Blood on Sunset
Kevin James had two loves, but they couldn’t coexist. Life with his Ex had been one continuous party, until their daughter Claire was born. Kevin adapted to new responsibilities, but his Ex couldn’t. She left one night without so much as a note. Kevin and Claire were on their own.
Kevin worked most days at Trader Joe’s, while Claire was in school. The parties scene faded in his memories, but Kevin held on to one last vestige of his former life. Thursday Night. Every Thursday night; Claire was with a sitter and Kevin hit Sunset with his friends. Every Thursday night, the party returned for just a few hours.
His friends teased him for how much he loved Thursdays, but it was his one freedom night. Besides, no one teases a 6 foot 3 monster like Kevin unless he allowed it.
Kevin waited in line for a trending club “The Silver Bar.” It was Thursday and his night of glory was just beginning. While smiling up into the lights outside the bar he heard one of his friends object, “Hey!” As three Hispanic guys shouldered past her through the line.
What was this, high school? Kevin decided to intercede. “Come on, homies, why not wait in line like everyone else?”
The smallest of the three spun towards Kevin, framed by his larger friends. They were dressed out like stereotypical gangsters. Kevin wondered if this is why stereotypes existed.
“The fuck you say? ‘Homie’? I’ll end you right now!” Tiny pulled a pistol from his pants and flourished it at Kevin.
Kevin knew what was important. Claire. Kevin fled. He ditched his friends, the bar, and even the sidewalk. He pounded down the center of Sunset, cars whizzing by on either side of him hoping against hope he could run home and end this sudden nightmare.
Distantly he heard the gangsters shouting encouragement to each other.
“Kill that mother!”
“Yeah! Get him!”
Kevin played basketball before joining the Trader Joe’s team, and it started to show. He could feel the gangsters getting further behind and ran as fast as he could, his brain screaming, “Claire!” As his muscles burned.
Then everything went from “nightmare” to “confusion.” Kevin was running, but now he was on the ground. He had been breathing hard, but now it was hard to breathe. He tried to move his legs, and nothing happened. Nothing worked.
“Oh my Gawd! He’s shot!” A group of four College Sweater wearing strangers crowded around Kevin. Kevin groaned and tried to speak, but it was too hard to breathe.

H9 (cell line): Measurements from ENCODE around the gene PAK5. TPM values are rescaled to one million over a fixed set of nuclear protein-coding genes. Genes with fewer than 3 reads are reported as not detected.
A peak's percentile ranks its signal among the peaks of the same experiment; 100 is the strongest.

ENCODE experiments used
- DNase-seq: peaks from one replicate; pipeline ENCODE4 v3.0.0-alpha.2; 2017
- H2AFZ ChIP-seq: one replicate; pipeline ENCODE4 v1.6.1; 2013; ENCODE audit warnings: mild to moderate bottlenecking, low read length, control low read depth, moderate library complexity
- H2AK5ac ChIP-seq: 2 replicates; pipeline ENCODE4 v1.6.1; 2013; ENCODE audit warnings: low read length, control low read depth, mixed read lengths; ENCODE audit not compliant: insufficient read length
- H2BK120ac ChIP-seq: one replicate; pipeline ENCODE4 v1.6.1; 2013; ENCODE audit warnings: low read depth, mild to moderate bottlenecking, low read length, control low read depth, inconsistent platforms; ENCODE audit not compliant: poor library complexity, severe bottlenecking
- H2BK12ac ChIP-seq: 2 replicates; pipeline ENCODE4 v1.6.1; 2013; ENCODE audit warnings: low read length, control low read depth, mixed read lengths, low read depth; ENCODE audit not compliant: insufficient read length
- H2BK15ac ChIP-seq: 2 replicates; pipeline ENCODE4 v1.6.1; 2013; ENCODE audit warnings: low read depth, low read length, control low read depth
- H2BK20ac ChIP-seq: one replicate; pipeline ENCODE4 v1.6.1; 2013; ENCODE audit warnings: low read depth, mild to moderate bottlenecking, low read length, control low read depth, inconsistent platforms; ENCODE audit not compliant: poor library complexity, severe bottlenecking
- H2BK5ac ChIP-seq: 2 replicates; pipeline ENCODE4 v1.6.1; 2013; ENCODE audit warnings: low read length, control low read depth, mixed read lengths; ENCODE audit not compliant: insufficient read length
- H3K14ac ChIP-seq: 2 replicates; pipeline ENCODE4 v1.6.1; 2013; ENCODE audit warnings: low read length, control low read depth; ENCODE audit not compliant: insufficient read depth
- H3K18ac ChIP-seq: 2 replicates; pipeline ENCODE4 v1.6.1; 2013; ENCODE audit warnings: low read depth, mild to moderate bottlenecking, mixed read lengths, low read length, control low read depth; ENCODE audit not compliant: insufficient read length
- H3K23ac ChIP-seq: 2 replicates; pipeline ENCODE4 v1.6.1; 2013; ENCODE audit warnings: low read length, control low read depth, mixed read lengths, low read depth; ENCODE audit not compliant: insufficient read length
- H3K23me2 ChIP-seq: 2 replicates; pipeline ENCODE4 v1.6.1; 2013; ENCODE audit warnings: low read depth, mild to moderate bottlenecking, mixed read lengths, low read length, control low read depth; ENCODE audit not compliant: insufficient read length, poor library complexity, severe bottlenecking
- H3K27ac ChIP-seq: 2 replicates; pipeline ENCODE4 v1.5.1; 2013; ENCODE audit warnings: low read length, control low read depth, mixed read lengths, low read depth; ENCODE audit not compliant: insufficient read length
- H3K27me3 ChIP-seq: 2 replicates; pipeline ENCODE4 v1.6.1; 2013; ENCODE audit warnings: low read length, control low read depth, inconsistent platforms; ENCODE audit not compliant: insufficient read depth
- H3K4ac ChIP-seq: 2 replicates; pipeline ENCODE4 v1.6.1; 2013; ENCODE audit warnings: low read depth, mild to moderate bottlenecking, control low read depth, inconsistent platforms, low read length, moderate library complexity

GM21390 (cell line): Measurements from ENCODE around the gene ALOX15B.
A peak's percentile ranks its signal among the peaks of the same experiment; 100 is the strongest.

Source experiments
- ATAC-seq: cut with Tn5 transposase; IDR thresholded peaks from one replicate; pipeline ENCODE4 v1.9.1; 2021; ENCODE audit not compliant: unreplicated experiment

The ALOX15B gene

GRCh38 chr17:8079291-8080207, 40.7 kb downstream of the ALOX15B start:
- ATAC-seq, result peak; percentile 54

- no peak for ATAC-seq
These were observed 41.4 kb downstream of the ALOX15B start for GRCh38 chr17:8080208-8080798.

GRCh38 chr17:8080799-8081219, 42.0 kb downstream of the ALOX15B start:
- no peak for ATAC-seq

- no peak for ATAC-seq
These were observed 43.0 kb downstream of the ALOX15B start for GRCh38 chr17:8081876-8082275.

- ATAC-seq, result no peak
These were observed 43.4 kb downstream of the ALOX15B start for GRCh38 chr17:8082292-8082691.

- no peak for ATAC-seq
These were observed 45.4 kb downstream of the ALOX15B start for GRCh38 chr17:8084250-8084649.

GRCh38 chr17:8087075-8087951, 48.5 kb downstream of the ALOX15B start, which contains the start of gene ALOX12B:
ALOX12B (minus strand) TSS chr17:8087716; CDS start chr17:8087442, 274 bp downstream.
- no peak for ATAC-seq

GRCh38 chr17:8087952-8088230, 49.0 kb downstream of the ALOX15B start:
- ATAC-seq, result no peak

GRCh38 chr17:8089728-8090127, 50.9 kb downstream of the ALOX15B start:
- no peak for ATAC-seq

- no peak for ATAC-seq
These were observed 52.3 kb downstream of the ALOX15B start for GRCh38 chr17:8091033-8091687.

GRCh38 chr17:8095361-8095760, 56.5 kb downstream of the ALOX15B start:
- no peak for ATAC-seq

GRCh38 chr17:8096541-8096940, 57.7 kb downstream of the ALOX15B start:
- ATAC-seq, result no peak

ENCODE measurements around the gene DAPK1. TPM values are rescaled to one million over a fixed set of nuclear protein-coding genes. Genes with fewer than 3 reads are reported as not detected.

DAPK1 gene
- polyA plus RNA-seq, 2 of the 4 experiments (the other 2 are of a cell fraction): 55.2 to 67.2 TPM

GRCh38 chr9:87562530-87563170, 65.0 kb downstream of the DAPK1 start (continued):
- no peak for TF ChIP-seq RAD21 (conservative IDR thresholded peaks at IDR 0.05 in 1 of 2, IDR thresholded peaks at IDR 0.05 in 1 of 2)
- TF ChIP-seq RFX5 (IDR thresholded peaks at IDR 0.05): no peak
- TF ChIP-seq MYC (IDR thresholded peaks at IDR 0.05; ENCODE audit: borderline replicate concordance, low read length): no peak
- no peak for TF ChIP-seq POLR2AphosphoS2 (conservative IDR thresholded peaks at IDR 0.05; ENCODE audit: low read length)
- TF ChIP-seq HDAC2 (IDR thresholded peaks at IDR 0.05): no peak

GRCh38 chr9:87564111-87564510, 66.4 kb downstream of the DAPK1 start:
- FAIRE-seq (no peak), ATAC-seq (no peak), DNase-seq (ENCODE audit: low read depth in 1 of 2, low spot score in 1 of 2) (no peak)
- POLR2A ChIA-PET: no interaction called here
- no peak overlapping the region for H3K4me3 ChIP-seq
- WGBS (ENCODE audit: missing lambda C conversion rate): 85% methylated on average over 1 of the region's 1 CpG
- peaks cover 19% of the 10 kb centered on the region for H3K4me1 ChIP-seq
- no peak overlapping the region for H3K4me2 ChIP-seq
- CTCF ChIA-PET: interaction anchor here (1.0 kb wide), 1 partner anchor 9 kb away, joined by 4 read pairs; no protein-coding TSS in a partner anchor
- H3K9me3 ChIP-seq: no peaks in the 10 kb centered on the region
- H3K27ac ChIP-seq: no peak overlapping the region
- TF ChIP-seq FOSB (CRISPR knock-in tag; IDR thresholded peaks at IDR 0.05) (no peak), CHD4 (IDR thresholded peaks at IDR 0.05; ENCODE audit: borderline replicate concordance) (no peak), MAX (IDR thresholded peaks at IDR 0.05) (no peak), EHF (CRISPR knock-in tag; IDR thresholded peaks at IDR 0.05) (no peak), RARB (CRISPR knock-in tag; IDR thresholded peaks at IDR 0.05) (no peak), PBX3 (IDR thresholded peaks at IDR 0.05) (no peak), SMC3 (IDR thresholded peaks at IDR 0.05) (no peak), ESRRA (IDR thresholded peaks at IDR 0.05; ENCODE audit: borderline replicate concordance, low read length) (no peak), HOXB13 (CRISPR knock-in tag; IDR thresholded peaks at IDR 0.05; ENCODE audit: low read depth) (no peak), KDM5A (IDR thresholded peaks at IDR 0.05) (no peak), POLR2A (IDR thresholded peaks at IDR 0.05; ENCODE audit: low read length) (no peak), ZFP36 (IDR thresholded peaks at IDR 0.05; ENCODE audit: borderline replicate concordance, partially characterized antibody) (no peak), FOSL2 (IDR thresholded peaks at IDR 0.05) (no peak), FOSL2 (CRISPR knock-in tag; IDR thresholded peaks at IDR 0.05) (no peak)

Distantly Kevin heard a heated argument start just inches from his head.
“We need to get out of here, George!”
“We can’t Stacy! We are Med Students. If someone finds out we were here and didn’t help him, we could lose our licenses! We will never be doctors!”
“What should we do?”
“I don’t know but we can’t leave.”
“Is that a cop car? Get it! Get it, Stacy!”
While my partner Don drove I looked lazily through the windshield. “Man there is NOTHING going on on Thursday nights. I wonder why they even bother to staff patrol on these night.”
Don chuckled, then screeched as a wild looking Stacy college sweater threw herself across the hood of our cop car.
I exploded out of the car and onto Sunset ready for war, only to see three more College Sweaters charging in a state of panic. There was a man laying on the ground behind them, blood coagulating underneath him.
Viscous blood is always a good clue that the call just got serious.
“Hurry! Get an ambulance! He’s gonna die! He’s gonna die!”
I yelled “Put it out!” to Don and crouched over Kevin as my radio began squawking and the College Sweater Crew crowded around.
“Help him! Help him! He’s going to die!” They chorused. One helpfully told me, “We are med students, we know this stuff.”
In a searingly macabre scene Kevin fought to keep conscious and muttered weakly, “no. I’m not going to die. stop saying that.”
“Get back!” I told the med students. Bedside Manner apparently wasn’t taught in the first few years.
I looked at Kevin. The Marine Corps wasn’t Med School, but it did cover First Aid. Airway clear? Check. Breathing? Kind of: Check. Circulation? Heavy bleeding from Torso. I grabbed a sweater from one of the mad med students and applied pressure. Now that my medical assessment was done, it was time to do my cop thing.
“Who did this?” I asked.
“I’m not going to die.”
“That’s right. Who did this?”
“Save my daughter.”
Kevin lost consciousness.
Daughter? What the hell? I fixed the Sweater Crew with a glare. “Where is his daughter?”
Now Sweater-less George said, “we don’t know, man. He was running in the street and someone shot him. We didn’t have anything to do with this but we can’t leave because we are…”
“Med-students. I get it. Geez.”
The Fire Department guys landed and scooped Kevin up. They stuffed Kevin and my partner Don into the back and took off, leaving me alone on Sunset, surrounded by blood and questions as the patrol division closed in on the scene from all across El Castillo.
I was at the center of the storm. Citizens raged at the street closures. Cops raged at the interrupted dinner. Sergeants from North Side raged at El Castillo Sergeants. Sunset is the dividing line between the divisions and no one wanted a shooting reflected on their numbers.
I collected names, statements, and facts like a small squirrel in a nut storm.
I wish I could report a happy ending for Kevin, but this is life in Big City. He fought back to consciousness in the ambulance long enough to give Don his last words: “I can’t breathe. I can’t breathe. I can’t breathe.”
When they arrived at the hospital, the doctors cracked open his chest and massaged his heart.
Back on Sunset, I called detectives and listed off the collected facts: an argument at a bar, single gunshot wound to the chest while fleeing, suspects in the wind.
This is El Castillo, not “Law and Order”, the homicide detective grunted “call us when he dies” and hung up.
Kevin died 12 hours later.